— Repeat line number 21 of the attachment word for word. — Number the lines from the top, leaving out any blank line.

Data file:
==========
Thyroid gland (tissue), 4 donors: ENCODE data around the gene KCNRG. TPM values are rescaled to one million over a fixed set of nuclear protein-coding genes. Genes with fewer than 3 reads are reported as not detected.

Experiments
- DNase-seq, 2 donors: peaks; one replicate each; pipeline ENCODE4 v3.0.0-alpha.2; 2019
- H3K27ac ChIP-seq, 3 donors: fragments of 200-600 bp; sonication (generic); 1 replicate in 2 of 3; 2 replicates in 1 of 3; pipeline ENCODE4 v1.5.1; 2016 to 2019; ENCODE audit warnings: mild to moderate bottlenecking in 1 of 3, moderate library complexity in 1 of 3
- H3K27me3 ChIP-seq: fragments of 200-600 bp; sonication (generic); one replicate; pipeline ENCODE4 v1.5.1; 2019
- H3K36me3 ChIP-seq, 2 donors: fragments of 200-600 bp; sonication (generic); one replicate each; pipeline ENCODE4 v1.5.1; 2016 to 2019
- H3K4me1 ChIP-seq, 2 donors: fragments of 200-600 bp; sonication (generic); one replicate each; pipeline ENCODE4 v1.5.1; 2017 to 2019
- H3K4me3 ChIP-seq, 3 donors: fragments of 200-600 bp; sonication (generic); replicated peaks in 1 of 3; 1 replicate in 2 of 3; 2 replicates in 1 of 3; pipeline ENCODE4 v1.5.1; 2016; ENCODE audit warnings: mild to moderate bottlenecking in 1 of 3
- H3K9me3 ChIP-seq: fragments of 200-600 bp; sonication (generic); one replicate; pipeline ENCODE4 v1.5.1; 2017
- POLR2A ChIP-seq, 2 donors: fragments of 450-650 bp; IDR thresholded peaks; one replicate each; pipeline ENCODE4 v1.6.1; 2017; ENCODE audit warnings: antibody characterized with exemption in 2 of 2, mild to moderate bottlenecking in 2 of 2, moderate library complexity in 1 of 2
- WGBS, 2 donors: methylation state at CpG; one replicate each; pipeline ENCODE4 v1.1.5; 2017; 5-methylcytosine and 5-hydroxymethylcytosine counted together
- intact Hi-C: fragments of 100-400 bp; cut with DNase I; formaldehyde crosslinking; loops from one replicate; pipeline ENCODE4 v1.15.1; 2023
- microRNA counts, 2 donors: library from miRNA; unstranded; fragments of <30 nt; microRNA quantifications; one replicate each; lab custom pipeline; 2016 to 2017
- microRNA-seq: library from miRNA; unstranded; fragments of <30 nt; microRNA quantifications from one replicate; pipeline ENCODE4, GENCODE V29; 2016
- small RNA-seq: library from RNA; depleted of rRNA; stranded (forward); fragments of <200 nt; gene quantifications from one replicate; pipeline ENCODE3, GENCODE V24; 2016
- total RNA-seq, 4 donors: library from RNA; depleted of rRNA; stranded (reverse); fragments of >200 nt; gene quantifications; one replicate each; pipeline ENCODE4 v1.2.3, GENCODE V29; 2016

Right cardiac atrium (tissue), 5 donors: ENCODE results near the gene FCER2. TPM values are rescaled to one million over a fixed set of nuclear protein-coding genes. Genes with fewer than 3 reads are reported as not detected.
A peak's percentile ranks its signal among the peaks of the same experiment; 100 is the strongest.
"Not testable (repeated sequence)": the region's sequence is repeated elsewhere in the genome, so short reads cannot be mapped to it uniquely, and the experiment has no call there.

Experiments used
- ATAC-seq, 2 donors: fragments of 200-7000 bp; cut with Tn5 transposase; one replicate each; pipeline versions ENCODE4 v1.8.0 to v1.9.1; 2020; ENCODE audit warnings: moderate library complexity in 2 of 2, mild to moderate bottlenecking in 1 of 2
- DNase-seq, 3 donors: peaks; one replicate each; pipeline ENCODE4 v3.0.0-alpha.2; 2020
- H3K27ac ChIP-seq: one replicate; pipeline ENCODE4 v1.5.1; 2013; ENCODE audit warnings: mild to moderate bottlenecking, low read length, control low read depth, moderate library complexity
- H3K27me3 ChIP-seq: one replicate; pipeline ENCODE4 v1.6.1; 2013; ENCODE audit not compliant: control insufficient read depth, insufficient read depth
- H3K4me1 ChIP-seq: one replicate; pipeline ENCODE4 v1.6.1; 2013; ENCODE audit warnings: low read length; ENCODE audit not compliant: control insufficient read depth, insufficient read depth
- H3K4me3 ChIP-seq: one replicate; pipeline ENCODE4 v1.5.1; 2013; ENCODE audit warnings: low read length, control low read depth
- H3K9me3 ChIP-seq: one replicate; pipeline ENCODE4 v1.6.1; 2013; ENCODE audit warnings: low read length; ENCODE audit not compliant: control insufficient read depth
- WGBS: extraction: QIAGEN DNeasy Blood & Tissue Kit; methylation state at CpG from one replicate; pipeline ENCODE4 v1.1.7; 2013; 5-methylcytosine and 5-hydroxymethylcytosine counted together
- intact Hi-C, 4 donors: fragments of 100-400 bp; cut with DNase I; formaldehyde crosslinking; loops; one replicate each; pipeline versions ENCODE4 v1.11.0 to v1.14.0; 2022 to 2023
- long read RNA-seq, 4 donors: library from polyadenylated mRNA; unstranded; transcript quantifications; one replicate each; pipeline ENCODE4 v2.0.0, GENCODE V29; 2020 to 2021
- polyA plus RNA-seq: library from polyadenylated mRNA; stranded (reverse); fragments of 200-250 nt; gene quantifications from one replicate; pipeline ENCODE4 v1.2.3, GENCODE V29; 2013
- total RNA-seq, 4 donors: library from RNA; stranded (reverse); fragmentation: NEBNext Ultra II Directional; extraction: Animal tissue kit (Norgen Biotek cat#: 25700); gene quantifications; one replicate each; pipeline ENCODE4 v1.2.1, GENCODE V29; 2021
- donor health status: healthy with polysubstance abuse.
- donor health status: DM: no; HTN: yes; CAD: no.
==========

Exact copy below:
- ATAC-seq, 2 donors: fragments of 200-7000 bp; cut with Tn5 transposase; one replicate each; pipeline versions ENCODE4 v1.8.0 to v1.9.1; 2020; ENCODE audit warnings: moderate library complexity in 2 of 2, mild to moderate bottlenecking in 1 of 2